For most of my adult life, I have been involved in high school athletics in one way or another. I have always looked at high school sports as an extension of the classroom. At this level, sports should not be just about wins and losses; it should be about teaching young men and women important lessons about life: the value of hard work, team work, and dedication to a goal. Over the years, it seems as if more and more folks have lost sight of the educational role of high school athletics, focusing instead on winning at all costs. Every year we see more and more examples of coaches actually fighting with one another, parents screaming like crazed lunatics from the stands, and game officials being attacked. And yet just when I begin to feel as if high school sports have permanently changed for the worse, a story emerges that shows some coaches and some schools still get it.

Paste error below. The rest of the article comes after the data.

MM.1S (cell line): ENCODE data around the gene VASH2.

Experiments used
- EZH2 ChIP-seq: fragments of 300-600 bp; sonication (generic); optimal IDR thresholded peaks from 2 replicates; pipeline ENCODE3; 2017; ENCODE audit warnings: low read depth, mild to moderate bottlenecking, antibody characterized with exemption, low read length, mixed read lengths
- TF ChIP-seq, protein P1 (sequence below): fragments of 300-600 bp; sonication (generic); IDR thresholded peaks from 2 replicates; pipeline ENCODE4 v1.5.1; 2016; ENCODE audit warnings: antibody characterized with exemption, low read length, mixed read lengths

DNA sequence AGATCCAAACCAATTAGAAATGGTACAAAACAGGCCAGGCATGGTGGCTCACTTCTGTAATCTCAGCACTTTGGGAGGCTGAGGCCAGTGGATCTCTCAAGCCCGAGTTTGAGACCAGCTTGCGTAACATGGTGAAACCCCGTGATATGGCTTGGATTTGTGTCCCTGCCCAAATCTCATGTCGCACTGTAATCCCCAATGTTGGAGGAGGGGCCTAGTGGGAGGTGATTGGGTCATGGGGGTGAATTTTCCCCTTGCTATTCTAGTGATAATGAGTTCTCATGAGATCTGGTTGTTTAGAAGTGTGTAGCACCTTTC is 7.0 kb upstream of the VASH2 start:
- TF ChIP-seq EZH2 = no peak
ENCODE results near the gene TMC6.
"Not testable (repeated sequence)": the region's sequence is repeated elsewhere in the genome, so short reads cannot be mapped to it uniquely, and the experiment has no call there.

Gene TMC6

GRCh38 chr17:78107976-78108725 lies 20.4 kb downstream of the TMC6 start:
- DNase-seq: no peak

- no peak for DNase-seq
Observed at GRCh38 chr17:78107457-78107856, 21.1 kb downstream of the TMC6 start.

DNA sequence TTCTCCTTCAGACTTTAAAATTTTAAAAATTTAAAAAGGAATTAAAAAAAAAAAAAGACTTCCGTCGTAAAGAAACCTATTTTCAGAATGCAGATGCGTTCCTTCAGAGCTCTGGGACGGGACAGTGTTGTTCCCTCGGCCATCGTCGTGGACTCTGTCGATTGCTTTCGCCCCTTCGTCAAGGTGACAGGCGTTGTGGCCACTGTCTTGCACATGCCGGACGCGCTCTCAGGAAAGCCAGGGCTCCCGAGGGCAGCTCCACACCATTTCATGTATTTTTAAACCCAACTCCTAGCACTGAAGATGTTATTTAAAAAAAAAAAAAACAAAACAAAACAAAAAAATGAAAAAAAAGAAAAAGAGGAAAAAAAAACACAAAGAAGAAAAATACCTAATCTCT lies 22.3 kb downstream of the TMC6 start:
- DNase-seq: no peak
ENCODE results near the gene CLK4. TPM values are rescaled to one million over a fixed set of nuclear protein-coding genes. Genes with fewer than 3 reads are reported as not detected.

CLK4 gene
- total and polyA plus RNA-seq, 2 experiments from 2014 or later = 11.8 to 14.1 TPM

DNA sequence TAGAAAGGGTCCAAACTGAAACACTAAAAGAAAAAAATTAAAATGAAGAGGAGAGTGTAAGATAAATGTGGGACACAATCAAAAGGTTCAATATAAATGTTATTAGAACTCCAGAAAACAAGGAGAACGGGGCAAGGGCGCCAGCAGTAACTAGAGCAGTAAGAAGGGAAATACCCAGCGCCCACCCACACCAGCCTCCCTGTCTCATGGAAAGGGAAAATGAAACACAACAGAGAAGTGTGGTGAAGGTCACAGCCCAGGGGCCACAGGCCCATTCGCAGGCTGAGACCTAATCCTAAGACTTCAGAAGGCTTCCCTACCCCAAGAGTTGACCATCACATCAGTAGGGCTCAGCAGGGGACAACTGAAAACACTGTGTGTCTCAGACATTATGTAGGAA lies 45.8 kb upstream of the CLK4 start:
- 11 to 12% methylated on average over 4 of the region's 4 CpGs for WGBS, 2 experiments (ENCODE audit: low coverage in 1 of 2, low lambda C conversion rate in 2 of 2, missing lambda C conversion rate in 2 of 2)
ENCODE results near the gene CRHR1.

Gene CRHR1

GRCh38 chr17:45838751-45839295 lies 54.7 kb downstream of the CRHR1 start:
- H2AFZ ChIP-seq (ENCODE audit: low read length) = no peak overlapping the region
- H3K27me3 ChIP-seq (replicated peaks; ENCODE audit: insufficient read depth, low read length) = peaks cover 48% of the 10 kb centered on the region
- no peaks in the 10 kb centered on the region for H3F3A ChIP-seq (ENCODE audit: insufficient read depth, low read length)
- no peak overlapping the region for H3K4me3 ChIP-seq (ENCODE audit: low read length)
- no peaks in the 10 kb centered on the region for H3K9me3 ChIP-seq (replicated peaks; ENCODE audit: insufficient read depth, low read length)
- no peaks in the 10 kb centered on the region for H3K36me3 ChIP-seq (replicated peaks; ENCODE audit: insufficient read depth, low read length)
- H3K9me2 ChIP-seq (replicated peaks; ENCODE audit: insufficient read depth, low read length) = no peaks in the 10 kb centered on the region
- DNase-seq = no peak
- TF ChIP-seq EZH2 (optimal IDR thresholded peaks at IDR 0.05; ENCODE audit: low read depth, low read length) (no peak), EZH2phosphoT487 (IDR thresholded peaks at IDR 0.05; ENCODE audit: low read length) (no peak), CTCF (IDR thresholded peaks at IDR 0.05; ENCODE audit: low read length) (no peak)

Last week, our nation was horrified by the news of yet another school shooting. A 17-year-old student at Marysville Pilchuck High School in Washington opened fire in the school cafeteria. Three students were killed, and several others seriously wounded. Had a heroic young teacher not intervened as the shooter was trying to reload, the loss of life would certainly have been far greater. The tragedy ripped at the hearts of everyone in the Marysville community.